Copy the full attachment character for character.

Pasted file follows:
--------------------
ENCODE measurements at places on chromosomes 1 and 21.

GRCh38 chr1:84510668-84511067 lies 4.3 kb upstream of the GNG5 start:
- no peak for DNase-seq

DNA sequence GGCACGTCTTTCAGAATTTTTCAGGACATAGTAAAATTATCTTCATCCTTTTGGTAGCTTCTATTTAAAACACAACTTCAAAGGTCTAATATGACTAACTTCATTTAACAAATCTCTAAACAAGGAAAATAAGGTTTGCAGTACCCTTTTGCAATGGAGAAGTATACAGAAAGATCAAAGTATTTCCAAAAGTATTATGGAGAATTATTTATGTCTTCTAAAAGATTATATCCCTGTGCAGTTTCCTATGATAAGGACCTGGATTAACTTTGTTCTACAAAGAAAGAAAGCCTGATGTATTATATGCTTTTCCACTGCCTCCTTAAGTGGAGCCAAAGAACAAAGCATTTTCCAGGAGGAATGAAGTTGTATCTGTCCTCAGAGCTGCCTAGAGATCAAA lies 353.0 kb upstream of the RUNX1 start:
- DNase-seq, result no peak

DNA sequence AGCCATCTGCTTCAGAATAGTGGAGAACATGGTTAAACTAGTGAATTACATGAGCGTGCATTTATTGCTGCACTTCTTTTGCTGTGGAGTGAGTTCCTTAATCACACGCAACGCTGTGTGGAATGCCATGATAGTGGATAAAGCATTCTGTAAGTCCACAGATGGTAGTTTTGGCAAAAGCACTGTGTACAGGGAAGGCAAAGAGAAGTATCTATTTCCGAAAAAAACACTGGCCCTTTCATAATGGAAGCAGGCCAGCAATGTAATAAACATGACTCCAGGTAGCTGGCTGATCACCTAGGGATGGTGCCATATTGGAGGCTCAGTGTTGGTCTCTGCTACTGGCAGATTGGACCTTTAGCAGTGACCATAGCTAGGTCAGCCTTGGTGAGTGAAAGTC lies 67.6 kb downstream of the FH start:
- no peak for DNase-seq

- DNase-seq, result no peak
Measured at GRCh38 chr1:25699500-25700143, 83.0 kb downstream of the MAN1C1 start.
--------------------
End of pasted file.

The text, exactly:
ENCODE measurements at places on chromosomes 1 and 21.

GRCh38 chr1:84510668-84511067 lies 4.3 kb upstream of the GNG5 start:
- no peak for DNase-seq

DNA sequence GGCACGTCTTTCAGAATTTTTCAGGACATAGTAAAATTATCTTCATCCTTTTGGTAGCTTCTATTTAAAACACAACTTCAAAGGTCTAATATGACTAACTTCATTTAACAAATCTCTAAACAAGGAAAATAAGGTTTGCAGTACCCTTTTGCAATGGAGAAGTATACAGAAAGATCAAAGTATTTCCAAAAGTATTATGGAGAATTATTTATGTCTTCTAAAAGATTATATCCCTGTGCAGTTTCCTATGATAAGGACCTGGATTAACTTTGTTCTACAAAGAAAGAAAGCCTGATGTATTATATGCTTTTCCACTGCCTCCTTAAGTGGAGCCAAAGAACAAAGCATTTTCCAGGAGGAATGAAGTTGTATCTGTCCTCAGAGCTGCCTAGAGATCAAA lies 353.0 kb upstream of the RUNX1 start:
- DNase-seq, result no peak

DNA sequence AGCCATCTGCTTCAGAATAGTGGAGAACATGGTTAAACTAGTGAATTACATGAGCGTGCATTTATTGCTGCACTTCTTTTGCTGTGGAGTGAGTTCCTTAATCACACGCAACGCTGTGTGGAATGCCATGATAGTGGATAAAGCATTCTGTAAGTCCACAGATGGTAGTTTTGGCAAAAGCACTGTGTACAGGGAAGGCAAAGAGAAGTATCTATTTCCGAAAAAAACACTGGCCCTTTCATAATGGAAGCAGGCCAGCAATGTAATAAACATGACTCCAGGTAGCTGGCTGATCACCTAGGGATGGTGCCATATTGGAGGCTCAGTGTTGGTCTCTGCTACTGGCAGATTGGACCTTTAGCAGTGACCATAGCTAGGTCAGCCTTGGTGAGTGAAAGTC lies 67.6 kb downstream of the FH start:
- no peak for DNase-seq

- DNase-seq, result no peak
Measured at GRCh38 chr1:25699500-25700143, 83.0 kb downstream of the MAN1C1 start.